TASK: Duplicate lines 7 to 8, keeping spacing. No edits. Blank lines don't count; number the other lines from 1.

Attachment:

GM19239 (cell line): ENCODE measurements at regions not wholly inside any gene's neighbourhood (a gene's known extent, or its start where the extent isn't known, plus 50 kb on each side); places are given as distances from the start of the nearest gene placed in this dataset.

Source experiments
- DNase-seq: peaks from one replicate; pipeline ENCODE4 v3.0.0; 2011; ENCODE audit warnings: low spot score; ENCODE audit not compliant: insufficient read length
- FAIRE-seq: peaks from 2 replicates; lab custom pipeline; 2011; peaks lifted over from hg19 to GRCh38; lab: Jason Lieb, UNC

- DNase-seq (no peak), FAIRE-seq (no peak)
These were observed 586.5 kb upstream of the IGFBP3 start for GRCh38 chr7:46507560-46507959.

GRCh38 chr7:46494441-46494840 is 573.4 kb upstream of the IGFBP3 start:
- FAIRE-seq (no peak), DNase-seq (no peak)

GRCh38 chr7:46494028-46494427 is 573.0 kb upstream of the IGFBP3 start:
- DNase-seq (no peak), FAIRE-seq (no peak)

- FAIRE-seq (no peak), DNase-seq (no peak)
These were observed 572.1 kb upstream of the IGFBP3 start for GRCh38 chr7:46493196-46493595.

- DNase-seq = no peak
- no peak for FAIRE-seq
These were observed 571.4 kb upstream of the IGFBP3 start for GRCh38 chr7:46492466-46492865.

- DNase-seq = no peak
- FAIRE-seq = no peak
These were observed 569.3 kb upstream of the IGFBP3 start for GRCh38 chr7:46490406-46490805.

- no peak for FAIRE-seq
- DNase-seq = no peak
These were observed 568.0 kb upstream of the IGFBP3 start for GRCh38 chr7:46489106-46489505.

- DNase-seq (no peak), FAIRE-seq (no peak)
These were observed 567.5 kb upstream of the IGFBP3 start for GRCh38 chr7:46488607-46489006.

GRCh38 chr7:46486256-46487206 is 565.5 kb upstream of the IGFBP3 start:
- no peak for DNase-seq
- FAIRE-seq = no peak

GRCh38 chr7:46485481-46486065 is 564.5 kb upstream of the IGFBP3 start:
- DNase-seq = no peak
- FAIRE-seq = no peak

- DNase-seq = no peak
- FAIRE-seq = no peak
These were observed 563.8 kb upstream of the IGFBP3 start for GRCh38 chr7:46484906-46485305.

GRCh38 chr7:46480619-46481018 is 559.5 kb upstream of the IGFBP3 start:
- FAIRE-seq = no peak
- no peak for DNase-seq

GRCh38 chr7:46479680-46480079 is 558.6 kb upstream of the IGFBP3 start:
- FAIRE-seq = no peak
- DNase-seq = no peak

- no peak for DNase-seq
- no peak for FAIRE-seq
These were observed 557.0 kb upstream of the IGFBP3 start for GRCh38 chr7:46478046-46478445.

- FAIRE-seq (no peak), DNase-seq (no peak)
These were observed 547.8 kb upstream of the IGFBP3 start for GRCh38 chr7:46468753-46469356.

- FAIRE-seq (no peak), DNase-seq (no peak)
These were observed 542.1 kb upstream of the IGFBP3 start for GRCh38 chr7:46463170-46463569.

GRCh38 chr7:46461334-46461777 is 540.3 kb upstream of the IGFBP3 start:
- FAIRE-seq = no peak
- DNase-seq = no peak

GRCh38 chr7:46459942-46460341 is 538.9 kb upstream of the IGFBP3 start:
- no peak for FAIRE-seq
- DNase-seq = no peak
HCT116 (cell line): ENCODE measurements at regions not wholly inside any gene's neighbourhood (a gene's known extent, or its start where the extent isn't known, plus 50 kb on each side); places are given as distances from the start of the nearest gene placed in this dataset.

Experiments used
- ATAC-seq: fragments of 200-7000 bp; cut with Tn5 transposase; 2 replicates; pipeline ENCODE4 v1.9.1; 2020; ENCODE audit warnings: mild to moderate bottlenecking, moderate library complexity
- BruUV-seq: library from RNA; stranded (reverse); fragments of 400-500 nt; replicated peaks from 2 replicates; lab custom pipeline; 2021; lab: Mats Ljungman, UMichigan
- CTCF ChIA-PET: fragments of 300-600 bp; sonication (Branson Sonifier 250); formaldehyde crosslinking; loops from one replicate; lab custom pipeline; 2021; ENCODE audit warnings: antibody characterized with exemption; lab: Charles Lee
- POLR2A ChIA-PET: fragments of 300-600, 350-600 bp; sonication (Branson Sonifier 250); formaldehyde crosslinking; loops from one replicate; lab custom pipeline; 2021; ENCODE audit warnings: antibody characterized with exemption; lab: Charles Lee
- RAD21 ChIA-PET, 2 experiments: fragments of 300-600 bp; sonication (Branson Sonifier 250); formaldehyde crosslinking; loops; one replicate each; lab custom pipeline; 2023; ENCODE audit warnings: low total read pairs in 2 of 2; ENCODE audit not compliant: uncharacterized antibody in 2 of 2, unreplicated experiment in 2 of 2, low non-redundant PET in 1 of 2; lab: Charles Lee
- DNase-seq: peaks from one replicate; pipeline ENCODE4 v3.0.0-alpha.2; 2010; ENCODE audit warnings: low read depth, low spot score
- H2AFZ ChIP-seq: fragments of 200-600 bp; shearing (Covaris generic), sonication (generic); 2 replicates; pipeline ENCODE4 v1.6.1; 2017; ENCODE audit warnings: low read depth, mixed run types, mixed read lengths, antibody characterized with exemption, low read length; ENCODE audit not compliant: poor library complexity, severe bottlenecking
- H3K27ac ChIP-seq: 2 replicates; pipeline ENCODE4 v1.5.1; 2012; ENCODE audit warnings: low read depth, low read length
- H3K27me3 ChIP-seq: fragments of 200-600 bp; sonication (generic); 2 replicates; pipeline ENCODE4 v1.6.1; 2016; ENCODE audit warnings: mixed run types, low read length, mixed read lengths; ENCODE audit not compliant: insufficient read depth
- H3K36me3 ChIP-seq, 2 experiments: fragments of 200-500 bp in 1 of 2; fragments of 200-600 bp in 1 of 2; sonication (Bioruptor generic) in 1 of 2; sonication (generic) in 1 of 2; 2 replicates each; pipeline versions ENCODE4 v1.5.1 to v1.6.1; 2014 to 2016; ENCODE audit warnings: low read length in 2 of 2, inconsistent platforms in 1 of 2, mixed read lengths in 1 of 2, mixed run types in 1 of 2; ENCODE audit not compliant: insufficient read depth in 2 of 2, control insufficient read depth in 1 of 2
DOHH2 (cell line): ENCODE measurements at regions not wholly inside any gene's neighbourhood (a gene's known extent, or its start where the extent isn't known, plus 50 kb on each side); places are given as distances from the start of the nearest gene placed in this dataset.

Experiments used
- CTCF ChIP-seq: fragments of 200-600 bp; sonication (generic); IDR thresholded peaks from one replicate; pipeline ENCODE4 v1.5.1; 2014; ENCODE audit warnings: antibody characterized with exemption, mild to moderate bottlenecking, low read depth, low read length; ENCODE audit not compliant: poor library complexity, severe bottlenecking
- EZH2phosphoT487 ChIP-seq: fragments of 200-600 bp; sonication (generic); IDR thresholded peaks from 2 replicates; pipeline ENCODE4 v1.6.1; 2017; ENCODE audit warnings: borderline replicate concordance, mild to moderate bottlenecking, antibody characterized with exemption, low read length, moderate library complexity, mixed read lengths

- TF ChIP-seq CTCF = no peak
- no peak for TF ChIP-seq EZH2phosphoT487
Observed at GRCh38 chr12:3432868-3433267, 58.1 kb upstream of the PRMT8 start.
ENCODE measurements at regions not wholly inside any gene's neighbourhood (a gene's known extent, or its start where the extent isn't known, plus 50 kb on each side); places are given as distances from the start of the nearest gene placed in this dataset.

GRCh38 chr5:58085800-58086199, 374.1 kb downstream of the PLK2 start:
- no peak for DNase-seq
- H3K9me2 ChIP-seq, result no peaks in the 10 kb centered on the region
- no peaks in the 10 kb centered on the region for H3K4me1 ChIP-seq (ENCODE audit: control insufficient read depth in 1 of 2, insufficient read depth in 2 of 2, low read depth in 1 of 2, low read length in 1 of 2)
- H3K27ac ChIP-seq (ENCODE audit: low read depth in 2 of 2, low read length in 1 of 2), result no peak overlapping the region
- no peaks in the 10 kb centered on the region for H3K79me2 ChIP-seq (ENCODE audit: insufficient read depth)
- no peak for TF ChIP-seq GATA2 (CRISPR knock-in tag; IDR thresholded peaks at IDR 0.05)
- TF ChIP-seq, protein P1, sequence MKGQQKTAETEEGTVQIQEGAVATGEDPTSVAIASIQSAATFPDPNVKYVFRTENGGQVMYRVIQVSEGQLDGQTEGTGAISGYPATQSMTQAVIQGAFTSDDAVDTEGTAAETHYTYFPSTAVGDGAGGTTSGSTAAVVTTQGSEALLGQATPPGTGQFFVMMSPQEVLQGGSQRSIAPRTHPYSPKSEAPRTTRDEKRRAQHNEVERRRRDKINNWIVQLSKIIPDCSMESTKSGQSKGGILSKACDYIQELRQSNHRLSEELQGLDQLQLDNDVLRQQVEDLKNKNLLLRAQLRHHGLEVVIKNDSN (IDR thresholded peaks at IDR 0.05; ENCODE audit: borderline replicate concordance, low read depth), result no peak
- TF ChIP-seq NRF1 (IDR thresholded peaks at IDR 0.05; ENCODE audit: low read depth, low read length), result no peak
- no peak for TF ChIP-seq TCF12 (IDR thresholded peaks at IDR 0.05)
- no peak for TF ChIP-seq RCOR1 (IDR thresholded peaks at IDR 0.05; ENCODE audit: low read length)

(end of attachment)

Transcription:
GRCh38 chr7:46494441-46494840 is 573.4 kb upstream of the IGFBP3 start:
- FAIRE-seq (no peak), DNase-seq (no peak)